3) Add texture by dabbing/gently pressing a dry sponge around the entire surface of the frame. Press the sponge just firmly enough to texturize the clay surface; you don't want to make an impression anywhere near as deep as those made by the shells.

4) Bake the frame (shell side up) in a preheated oven according to the directions on the package.

5) Remove the frame from the oven. Carefully (remember the frame is still fragile and hot) transfer it to a wire rack (still shell side up), and insert the picture hanger into the center top of the backside of the frame. Let it cool for 20 minutes on the rack.

6) When the frame has cooled, you're ready to paint it! Put some of the acrylic paint into a paper cup (or onto a paper plate), and use the foam brush to neatly paint the whole front surface of the frame. Be sure not to get paint on the impressions; these will remain white. Let the paint dry for 15 minutes. If you wish, you can do a second coat of paint once the first has dried; let the (optional) second coat dry, too.

7) Now it's time to attach your photo to the frame. Put a line of hot glue or craft glue on the back side of the frame all around the center opening. Place the photograph so it shows through the center opening (when looking at it from the front) exactly as you want it. Press the photo in place so it adheres to the back side of the frame. Let it dry.

8) Hang your beautifully framed picture, or give it to someone as a gift!
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: : : Sun-dried Tomato Pesto : : :

Steve loves pesto, and this recipe is one of his favorites!


* 1/2 cup sun-dried tomatoes (*not* the kind packed in oil) * 1/2 cup hot water * 1/4 to 1/3 cup extra-virgin olive oil * 1/4 to 1/3 cup pine nuts or walnuts * 3 garlic cloves, coarsely chopped * 1/3 cup Parmesan cheese (you can use reduced fat) * 1/4 tsp. black pepper * 1/4 tsp. thyme

1) Soak the sun-dried tomatoes in warm water for 15 minutes. Squeeze dry.

2) In a food processor, combine the soaked sun-dried tomatoes, olive oil, pine nuts, garlic, and Parmesan. Process to a smooth paste, stopping once or twice to scrape down the sides with a rubber spatula.

3) Stir the pesto into pasta or rice or spread on crackers. Store in a jar with a tight-fitting lid.

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Here are some summertime jokes for you!

What's black and yellow and goes "zub, zub, zub?" Answer: A bee flying backwards.

What's black and white and red all over? Answer: A sunburned zebra.

What did Daddy Lightning Bug say to Mommy Lightning Bug? Answer: Junior sure is bright for his age!

Why couldn't the frog talk? Answer: It had a person in its throat.

What kind of ant lives in a house? Answer: An occupant.

How can you avoid infection caused by biting insects? Answer: Don't bite any!

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: : : Amphibian : : :

(noun): class of vertebrates including frogs, toads, newts, and salamanders; creature living both on land and in water; a vehicle able to operate on land and water.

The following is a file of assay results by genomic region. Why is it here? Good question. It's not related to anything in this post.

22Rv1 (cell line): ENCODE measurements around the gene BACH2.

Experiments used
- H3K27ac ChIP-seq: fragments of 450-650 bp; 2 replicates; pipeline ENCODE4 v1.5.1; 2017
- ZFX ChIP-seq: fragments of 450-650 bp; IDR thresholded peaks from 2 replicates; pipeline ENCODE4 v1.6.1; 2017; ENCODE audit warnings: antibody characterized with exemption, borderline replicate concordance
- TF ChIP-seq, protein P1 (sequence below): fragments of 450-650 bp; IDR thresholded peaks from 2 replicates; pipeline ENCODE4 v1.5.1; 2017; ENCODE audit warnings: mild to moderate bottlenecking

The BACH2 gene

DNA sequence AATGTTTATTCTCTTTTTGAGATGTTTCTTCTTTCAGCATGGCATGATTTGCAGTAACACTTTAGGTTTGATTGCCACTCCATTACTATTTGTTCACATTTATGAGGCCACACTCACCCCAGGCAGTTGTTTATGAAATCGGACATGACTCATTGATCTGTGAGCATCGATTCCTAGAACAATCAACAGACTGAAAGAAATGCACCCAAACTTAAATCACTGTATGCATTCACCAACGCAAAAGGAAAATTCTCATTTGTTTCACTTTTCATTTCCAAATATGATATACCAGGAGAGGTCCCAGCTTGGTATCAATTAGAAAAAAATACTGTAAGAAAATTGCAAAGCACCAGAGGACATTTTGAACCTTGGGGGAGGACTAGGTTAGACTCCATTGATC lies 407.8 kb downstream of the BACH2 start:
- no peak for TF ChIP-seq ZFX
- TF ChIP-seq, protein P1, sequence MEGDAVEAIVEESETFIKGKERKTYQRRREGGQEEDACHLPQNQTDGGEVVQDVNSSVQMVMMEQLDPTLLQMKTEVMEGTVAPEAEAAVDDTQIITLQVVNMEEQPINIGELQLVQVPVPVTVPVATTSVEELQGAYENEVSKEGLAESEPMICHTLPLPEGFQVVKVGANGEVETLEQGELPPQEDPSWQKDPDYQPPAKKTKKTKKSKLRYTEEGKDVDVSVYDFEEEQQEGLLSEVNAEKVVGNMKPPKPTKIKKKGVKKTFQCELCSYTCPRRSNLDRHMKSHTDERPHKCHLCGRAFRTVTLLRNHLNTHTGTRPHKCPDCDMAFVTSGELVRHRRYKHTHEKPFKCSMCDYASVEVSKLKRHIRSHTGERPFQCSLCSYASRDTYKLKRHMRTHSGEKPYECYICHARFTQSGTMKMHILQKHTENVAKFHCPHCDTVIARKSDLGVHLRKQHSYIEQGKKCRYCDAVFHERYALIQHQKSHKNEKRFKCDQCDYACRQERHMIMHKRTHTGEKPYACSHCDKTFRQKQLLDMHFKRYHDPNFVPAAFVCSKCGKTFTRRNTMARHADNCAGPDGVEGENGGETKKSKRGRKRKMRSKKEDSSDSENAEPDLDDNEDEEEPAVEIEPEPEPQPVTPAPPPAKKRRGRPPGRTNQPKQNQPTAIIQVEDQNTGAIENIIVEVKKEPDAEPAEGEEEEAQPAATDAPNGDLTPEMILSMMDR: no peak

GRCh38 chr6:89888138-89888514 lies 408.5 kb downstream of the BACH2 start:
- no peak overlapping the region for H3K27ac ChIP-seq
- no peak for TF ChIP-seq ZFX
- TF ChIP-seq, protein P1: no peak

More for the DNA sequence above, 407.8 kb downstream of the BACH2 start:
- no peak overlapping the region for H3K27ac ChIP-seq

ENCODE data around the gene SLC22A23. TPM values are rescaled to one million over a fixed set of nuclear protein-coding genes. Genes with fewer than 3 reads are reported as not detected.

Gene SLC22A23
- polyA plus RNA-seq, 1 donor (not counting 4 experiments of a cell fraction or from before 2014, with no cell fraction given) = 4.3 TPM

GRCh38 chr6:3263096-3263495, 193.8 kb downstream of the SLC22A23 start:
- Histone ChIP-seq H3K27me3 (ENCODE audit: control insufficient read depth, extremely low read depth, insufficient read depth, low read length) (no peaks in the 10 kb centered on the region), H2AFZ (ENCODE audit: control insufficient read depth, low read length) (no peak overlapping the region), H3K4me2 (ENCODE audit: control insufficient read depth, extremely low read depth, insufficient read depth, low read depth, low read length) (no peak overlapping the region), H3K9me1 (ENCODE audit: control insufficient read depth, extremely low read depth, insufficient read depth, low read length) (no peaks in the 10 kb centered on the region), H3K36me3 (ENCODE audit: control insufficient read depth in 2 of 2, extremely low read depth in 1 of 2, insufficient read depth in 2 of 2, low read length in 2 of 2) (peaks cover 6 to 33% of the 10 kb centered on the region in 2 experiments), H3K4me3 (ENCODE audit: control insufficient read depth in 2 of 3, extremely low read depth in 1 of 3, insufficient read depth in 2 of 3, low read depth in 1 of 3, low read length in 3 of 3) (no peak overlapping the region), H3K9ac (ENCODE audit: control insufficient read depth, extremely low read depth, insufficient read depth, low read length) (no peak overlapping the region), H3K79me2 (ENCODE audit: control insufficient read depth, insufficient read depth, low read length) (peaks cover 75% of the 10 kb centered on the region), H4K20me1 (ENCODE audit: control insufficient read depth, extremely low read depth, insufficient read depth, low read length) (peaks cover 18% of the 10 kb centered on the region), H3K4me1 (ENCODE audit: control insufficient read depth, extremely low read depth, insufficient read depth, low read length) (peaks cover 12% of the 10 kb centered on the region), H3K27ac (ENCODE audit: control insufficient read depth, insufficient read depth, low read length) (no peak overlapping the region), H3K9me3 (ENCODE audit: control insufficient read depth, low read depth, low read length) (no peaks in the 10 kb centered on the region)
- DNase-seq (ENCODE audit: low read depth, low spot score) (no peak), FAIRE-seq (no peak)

"Amphibian" can also be used as an adjective.

Sentence: The frogs in our frog pond alternate between hopping around on the land and swimming in the water; therefore they are amphibians.

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"People are a lot like seeds you plant in a garden..."

"All you need is deep within you waiting to unfold and reveal itself. All you have to do is be still and take time to seek for what is within, and you will surely find it." (Eileen Caddy)

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 : : : Silver Pennies : : :

A few days ago, we were out by the tipi moving some rocks around, and guess what we found (with a little help from our dog, Polly)? Four *silver* pennies dated 1943! Well, we were pretty excited because we'd never seen silver pennies before. We figured they were rare and therefore quite valuable. After briefly planning amongst ourselves what we would do with our fortune, we brought the pennies inside the house to show our parents. Of course, we anticipated they'd be *very* pleased. Well, they certainly seemed curious and interested. Then our mom did some research on the internet and informed us that our zinc-coated steel (or "silver") 1943 pennies aren't rare after all since nearly 1.1 billion of them were minted. In fact, she told us that *copper* 1943 pennies are the ones that are rare and valuable. It turns out that the silver pennies were made during World War II in an attempt to conserve copper, which was needed in the war effort. The way you can tell if you've found a rare and valuable 1943 penny is to put the penny up to a magnet. If it doesn't stick to the magnet, then you are a very lucky person indeed! So now we're looking around for 1943 copper pennies! Our dad cautioned us not to get our hopes up, but hey, you never know!

Finding the silver pennies made us curious about how coins are made, and we came across a fun and informative U.S. mint website to pass along to you:
Check it out!

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Try saying this tongue-twister 3 times, fast:

"She sifted thistles through her thistle sifter."

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This time, we want to share with you a cool website about food safety, which is located at:
You'll find a printable food safety coloring book, quiz, crossword puzzles, songs, a word match, and much more. You can even print out a certificate of completion. Have fun!

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Want to drop us a line or send us something you'd like to see included in the next newsletter? We'd love to hear from you! Send any newsletter ideas, comments, and/or submissions by clicking here. Or you can send fan mail by clinking on the links below:


This newsletter is produced and edited by Susan Meyer and written by Susan Meyer and the Zucchini Brothers. Thanks so much for subscribing to this newsletter and supporting The Zucchini Brothers! We hope to see you at an upcoming performance! And please consider calling or writing your local radio station to let them know you like our show!

Your Friends,
Steve, Jack & Sam Zucchini
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Additional design by Sam Zucchini